Boris Autec was a tramworker but is now a sub-officiate for House Technis. He dreams of rising to power so he can exercise his authority to improve the working conditions of his former colleagues. His lofty aims, however, are subverted by the house and its shadowy controllers, the other-worldly Elo-Talern, who use his baser desires to compromise his character. There is much to dislike about Autec, because he continues to delude himself that he can make things better while indulging his vile weaknesses in rape and murder, but he’s just a puppet of the house system in the end, and as blameless as the rest.
Maximillian is a thaumaturgist and a member of the seditionist group who plot the overthrow of the houses. He dreams of a peaceful revolution and hopes that mastery of thaumaturgy might help him achieve that. But he also finds the pace towards revolution stiflingly slow and so supports a regime change in the seditionist leadership that may ultimately lead to the violence he hoped to prevent.
Maximillian kicked at the unravelling twine of his boot, pressing it close to the leather. ‘But that is very much modern thinking. The trend of the day is to see things as falling apart, to think that we still live in a world of cataclysm. Yet in the long view of history, have things not been rediscovered? Surely we are on the path of development back toward the time of the ancients. Are not our populations growing? Aren’t we emerging from that dark age of which you speak? Isn’t this the very basis for the growth of seditionism itself? With each step in our knowledge and our production, are we not better placed to build a better world?’
The philosopher in Kata was now alive. ‘You are relying on the illusions of the ancients before the cataclysm. They were wrong. There is no inexorable progress. Nor are the laws of history on our side. There is no line of improvement between the knife and the bolt-thrower, the sword and the incendiary device,’ she said. ‘The Houses control everything. They ruin everything. They kill – ’ She stopped and thought of Aemelius, of his long lashes, of his black eyes. ‘They – ’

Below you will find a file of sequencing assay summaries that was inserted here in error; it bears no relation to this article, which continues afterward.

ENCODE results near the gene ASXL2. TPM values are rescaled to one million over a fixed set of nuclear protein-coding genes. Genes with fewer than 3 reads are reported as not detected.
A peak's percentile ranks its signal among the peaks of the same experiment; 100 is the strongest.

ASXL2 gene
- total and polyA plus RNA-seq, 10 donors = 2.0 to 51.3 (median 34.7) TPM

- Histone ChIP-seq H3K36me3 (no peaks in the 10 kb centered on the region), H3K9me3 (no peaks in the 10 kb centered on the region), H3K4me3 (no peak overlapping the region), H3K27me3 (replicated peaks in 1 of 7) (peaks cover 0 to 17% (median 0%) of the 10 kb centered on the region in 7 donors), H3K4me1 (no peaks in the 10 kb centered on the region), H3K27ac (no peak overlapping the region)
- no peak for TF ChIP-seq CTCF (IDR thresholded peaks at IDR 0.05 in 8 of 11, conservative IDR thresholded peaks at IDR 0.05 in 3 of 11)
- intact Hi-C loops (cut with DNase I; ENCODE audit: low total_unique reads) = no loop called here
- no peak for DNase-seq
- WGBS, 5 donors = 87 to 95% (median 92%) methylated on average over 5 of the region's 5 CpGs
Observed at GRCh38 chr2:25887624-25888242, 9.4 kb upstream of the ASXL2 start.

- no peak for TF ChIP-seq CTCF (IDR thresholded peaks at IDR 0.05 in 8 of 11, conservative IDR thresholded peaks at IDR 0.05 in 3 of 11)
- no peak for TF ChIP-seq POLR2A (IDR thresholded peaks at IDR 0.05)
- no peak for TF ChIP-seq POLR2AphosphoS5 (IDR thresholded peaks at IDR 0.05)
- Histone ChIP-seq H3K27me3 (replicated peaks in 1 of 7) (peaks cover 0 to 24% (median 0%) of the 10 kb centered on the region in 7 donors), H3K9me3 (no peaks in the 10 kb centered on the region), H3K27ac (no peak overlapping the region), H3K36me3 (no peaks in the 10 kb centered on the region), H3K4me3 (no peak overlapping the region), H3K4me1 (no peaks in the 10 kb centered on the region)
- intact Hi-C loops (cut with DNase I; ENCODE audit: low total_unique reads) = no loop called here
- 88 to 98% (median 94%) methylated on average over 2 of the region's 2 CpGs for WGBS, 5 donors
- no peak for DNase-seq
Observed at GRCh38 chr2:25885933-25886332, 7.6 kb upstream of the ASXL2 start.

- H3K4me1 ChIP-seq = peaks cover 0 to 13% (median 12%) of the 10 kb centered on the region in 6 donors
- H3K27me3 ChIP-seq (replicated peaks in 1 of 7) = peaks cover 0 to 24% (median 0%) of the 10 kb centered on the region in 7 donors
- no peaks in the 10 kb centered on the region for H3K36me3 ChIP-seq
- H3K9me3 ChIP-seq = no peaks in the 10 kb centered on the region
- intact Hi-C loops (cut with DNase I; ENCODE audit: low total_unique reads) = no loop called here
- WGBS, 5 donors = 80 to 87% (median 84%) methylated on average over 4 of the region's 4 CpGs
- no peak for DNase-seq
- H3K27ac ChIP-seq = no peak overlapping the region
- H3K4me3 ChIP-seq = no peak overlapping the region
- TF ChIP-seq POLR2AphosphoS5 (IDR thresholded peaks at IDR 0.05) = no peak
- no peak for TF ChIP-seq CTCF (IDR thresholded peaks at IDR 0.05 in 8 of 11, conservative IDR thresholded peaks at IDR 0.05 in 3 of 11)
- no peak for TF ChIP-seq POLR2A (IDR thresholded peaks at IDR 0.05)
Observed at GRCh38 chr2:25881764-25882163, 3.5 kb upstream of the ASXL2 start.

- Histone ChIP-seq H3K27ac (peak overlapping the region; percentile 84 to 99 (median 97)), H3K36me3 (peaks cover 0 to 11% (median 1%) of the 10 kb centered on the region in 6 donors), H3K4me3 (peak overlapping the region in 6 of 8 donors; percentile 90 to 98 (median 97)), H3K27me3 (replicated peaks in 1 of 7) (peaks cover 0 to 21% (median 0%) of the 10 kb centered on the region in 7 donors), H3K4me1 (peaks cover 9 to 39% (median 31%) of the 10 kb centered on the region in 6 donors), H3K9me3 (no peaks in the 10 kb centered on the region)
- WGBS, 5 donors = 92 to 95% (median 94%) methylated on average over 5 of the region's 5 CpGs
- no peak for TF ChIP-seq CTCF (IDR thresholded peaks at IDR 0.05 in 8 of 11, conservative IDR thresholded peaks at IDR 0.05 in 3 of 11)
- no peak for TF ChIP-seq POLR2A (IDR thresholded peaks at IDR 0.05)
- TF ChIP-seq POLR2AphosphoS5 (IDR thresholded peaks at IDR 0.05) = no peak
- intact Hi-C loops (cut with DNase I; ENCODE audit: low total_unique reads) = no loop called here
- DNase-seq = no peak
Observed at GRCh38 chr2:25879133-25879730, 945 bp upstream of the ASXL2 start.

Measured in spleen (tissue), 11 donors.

‘They must be destroyed,’ said Louis.
‘Destruction?’ said Maximillian. ‘We must be purer. We must be the new people we hope a better world will create. We must avoid revenge.’
‘Revenge is for those who have lost their way.’ Again Kata thought of Aemelius. She would do the House’s bidding. She would survive. She always had.
To attempt to summarise the plot of Unwrapped Sky would be to do it a disservice. There are too many important strands that would have to be left out in any kind of summary. You may as well try to sum up real life, and that’s the complexity that Davidson is reaching for here. The story moves from personal struggle and tragedy to history-changing events and upsets and back again, cataloguing triumphs, defeats, reversals and bitter ironies. If I were allowed one personal quibble it would be that there are some sections that are unremittingly dark. This is not a cheery read on the whole and few characters reach a happy conclusion. But Unwrapped Sky is representative of the best of Australian contemporary fantasy writing. If you’re serious about the genre, this is one volume you cannot ignore.